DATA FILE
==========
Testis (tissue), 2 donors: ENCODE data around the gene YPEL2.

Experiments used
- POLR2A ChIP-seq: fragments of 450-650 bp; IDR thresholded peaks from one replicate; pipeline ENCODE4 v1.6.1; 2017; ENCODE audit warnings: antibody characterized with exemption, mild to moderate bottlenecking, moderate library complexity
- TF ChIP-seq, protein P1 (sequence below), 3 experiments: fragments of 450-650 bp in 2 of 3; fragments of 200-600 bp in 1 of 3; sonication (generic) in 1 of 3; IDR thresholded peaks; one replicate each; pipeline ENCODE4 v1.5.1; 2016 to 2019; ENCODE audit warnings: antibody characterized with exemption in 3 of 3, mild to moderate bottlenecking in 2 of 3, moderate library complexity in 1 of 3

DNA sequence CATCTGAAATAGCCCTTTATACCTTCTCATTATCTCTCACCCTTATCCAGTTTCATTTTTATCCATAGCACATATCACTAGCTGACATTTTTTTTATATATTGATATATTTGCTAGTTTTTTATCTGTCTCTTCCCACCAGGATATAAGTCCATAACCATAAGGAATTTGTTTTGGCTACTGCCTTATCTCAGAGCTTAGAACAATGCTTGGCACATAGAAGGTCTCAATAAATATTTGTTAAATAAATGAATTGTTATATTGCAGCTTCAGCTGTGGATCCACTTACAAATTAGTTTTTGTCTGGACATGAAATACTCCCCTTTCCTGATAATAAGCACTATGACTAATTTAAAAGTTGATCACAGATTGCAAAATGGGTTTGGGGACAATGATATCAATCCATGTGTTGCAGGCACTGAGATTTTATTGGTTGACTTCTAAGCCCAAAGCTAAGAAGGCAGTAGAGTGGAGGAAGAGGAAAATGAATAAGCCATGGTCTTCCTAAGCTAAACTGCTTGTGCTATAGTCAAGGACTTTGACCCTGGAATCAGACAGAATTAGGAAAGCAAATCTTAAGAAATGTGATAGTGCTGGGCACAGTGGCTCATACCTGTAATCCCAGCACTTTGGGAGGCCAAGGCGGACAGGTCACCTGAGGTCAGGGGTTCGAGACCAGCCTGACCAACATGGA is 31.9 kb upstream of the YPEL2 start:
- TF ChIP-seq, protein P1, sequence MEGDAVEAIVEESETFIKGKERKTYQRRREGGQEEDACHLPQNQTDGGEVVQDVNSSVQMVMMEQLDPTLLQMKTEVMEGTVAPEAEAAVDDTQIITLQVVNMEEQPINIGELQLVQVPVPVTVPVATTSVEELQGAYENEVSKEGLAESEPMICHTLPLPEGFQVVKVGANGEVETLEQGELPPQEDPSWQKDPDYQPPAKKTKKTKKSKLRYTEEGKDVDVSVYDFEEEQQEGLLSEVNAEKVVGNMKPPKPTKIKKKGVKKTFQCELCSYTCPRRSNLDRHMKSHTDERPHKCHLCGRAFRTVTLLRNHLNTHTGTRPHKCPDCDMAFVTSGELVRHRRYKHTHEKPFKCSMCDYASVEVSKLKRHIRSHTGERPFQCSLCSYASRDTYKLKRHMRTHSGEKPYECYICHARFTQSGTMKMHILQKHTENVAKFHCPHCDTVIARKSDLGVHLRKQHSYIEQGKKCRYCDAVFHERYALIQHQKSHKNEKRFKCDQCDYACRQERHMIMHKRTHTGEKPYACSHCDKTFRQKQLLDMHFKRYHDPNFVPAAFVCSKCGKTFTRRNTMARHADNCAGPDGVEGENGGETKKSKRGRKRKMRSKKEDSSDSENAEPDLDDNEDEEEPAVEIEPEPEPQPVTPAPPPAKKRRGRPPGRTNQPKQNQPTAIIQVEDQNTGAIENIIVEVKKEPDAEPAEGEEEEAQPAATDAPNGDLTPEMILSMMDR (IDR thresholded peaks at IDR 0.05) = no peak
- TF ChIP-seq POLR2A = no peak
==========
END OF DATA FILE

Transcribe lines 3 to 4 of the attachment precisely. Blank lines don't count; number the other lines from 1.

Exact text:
- POLR2A ChIP-seq: fragments of 450-650 bp; IDR thresholded peaks from one replicate; pipeline ENCODE4 v1.6.1; 2017; ENCODE audit warnings: antibody characterized with exemption, mild to moderate bottlenecking, moderate library complexity
- TF ChIP-seq, protein P1 (sequence below), 3 experiments: fragments of 450-650 bp in 2 of 3; fragments of 200-600 bp in 1 of 3; sonication (generic) in 1 of 3; IDR thresholded peaks; one replicate each; pipeline ENCODE4 v1.5.1; 2016 to 2019; ENCODE audit warnings: antibody characterized with exemption in 3 of 3, mild to moderate bottlenecking in 2 of 3, moderate library complexity in 1 of 3